Fabulous Fabulist

Edmund White on Proust

Proust may be more available to readers today than in the past because as his life recedes in time and the history of his period goes out of focus, he is read more as a fabulist than a chronicler, as a maker of myths rather than the valedictorian of the Belle Epoque. Under his new dispensation, Proust emerges as the supreme symphonist of the spirit. We no longer measure his accounts against a reality we know. Instead, we read his fables of caste and lust, of family virtue and social vice, of the depredations of jealousy and the consolations of art not as reports but as fairy tales. He is our Scheherazade.

From a different time setting, there is Zero Patience a musical about AIDS by John Greyson which has a song that also apostrophes the figure of "Scheherazade (Tell a Story)"

And for some reason (a passing reference to Proust in a citation from Barthes Le Plaisir du texte), I am carried to a passage by Rosalind Coward and John Ellis in Language and Materialism, a passage that recalls for me those wonderful waterfalling sentences that cascade upon the page and into memory:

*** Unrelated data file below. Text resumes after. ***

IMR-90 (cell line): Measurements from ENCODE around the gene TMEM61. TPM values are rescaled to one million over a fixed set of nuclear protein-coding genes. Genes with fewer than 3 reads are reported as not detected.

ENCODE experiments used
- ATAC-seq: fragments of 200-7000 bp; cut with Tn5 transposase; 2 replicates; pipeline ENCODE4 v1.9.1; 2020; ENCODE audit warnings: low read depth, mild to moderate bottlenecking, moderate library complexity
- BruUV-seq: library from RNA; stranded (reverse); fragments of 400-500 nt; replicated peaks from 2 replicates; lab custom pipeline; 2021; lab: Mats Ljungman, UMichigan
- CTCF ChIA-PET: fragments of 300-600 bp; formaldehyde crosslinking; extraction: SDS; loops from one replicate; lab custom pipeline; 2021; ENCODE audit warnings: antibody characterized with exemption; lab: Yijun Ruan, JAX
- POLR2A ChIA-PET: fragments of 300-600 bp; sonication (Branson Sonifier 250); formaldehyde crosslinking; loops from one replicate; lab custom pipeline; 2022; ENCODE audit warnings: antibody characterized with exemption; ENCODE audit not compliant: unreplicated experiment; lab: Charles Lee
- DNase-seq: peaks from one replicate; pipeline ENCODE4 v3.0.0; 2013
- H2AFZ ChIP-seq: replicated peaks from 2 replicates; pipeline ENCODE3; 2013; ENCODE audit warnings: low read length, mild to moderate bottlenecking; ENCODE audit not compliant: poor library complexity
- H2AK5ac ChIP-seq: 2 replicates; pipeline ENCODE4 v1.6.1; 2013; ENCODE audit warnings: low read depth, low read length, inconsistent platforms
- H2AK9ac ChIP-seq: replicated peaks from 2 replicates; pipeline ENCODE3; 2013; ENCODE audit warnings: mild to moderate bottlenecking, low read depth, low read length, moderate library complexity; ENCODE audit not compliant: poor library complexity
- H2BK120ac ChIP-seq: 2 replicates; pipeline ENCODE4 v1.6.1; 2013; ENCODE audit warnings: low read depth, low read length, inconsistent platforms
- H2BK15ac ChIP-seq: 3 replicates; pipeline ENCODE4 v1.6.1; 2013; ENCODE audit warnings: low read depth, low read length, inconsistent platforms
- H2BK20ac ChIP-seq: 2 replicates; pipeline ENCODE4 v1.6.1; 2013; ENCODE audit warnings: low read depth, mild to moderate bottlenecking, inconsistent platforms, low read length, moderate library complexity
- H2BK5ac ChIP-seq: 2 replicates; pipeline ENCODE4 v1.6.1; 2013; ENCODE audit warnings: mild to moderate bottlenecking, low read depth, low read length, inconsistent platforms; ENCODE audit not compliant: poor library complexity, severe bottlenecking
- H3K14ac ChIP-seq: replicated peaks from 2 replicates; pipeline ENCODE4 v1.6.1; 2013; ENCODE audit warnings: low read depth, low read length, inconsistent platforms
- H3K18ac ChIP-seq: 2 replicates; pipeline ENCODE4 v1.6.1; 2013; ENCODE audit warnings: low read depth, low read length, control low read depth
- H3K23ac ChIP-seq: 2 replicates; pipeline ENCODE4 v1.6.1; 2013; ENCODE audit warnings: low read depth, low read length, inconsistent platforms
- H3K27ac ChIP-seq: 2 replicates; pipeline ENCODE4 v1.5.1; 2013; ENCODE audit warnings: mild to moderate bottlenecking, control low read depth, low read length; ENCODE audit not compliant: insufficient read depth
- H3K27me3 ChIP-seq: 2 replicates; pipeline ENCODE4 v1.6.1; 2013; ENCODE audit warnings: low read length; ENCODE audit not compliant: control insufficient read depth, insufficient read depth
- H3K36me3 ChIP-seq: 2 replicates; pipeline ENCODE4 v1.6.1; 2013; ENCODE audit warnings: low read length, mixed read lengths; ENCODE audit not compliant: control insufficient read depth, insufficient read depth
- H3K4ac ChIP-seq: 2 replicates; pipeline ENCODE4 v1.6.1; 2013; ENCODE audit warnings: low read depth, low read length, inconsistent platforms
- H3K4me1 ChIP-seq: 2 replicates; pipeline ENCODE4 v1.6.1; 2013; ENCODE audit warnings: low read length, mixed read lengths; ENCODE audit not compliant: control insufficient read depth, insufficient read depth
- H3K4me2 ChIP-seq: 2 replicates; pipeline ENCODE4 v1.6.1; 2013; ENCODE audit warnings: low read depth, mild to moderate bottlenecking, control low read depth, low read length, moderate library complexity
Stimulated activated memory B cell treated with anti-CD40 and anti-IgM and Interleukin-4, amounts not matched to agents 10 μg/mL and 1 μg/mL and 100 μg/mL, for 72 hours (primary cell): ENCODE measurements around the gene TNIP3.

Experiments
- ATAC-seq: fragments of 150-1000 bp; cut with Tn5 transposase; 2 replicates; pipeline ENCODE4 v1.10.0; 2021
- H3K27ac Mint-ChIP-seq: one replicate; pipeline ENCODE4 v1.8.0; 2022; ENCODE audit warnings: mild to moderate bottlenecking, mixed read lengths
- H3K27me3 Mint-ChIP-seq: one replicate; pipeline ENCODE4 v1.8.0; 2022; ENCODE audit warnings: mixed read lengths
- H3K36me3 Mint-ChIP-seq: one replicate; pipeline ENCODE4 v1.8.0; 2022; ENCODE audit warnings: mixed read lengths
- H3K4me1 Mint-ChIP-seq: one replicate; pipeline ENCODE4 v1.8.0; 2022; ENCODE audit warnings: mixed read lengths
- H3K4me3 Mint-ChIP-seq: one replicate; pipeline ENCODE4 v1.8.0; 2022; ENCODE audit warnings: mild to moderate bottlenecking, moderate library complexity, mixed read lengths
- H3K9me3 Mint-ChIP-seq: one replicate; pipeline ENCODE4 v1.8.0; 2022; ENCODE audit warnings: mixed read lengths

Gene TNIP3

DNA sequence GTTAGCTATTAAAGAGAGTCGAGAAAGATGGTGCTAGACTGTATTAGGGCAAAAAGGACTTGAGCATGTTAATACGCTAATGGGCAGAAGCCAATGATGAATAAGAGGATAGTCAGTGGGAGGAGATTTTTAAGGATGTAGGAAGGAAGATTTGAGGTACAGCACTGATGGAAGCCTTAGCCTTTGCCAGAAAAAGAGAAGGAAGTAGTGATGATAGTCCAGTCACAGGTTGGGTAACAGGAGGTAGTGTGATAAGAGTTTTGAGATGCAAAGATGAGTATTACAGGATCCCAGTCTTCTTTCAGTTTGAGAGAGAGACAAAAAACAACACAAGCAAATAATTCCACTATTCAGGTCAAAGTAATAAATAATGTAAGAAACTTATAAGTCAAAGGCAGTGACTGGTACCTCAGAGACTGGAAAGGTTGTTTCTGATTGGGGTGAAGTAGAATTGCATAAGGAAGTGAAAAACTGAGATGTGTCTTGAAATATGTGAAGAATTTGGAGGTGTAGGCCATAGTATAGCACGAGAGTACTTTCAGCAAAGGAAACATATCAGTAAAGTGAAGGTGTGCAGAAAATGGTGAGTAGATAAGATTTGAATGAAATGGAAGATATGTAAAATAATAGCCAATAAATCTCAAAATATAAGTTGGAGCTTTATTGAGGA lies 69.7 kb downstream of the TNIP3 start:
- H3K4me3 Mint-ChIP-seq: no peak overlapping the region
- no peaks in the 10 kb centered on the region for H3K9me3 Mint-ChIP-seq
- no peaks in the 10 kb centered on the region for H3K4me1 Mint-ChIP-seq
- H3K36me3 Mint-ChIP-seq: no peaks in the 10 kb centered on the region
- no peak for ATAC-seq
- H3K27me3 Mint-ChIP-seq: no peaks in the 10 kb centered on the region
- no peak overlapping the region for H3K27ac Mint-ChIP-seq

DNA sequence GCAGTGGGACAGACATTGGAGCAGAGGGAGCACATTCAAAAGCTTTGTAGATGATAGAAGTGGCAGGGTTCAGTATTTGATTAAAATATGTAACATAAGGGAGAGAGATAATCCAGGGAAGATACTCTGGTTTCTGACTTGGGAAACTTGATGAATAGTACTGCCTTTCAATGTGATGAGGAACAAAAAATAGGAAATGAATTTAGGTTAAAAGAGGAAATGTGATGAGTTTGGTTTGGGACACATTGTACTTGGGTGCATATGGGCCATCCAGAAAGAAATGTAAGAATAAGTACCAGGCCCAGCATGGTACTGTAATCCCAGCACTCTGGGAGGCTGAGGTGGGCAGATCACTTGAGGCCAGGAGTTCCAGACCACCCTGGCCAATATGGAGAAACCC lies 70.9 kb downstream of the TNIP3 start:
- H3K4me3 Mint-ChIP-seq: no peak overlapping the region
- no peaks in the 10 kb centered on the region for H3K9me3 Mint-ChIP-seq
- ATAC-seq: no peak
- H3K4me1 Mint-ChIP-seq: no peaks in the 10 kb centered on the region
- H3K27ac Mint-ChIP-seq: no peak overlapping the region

The continual process of writing is not a mere addition, a piling-up of citations onto other citations to form an ever more compact tissue of realist language; it is a constant process of displacement and revision. Each new citation alters those that have gone before; imperceptibly, the form of the realist illusion is changed, new sociolects emerge and others have their particular energies scattered and redirected. It is this aspect of intertextuality that is exploited in avant-garde texts: they throw together scraps of phrases, etc. but without a unifying, totalising position. They play with and in ideology.

It is the vision of emergence and scattering that recalls the sweep of a grand novel and its play with the recurring phrase...

And so for day 615